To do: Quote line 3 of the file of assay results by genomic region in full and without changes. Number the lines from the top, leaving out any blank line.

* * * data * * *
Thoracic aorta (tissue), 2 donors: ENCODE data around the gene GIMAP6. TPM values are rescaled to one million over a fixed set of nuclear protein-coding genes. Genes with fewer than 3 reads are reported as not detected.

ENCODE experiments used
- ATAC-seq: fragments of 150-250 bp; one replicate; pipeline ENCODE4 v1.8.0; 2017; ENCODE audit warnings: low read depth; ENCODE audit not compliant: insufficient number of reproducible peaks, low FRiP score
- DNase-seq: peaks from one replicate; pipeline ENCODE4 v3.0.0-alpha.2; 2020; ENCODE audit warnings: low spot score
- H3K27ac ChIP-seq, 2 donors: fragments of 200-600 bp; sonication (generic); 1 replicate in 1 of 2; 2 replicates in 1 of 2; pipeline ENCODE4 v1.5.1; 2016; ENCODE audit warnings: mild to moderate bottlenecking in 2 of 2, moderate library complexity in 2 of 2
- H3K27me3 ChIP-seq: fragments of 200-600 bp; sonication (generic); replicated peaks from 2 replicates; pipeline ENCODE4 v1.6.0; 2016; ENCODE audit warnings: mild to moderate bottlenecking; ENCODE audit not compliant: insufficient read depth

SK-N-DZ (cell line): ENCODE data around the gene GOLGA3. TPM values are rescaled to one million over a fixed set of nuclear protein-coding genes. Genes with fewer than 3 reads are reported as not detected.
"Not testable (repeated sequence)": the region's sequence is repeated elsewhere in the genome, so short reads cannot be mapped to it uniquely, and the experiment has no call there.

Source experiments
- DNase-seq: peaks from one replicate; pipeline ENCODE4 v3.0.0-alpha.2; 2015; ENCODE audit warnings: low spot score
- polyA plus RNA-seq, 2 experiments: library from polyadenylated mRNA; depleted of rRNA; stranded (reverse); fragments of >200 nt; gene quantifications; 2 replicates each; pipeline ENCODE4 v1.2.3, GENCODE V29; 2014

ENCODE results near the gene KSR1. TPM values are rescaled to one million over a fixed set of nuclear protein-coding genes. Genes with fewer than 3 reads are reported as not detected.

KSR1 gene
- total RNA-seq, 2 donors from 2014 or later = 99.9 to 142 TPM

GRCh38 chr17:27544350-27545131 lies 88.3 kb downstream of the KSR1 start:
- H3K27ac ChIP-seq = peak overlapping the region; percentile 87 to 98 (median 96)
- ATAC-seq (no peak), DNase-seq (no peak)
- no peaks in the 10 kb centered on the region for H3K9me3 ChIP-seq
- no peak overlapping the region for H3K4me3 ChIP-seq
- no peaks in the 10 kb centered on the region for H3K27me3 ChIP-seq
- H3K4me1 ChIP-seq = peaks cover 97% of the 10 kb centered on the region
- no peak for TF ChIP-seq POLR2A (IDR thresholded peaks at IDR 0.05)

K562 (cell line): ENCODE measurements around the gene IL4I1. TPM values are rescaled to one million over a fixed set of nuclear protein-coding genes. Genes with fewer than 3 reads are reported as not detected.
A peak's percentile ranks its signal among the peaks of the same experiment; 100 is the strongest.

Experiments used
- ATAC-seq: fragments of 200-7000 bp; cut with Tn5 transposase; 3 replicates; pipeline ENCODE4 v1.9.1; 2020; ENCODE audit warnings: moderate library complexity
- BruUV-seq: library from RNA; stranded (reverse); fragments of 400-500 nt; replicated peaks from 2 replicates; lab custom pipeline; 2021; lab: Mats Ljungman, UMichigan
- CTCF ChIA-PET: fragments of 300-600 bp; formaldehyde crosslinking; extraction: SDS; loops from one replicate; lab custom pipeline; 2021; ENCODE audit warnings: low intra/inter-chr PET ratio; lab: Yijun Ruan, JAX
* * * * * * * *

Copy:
- ATAC-seq: fragments of 150-250 bp; one replicate; pipeline ENCODE4 v1.8.0; 2017; ENCODE audit warnings: low read depth; ENCODE audit not compliant: insufficient number of reproducible peaks, low FRiP score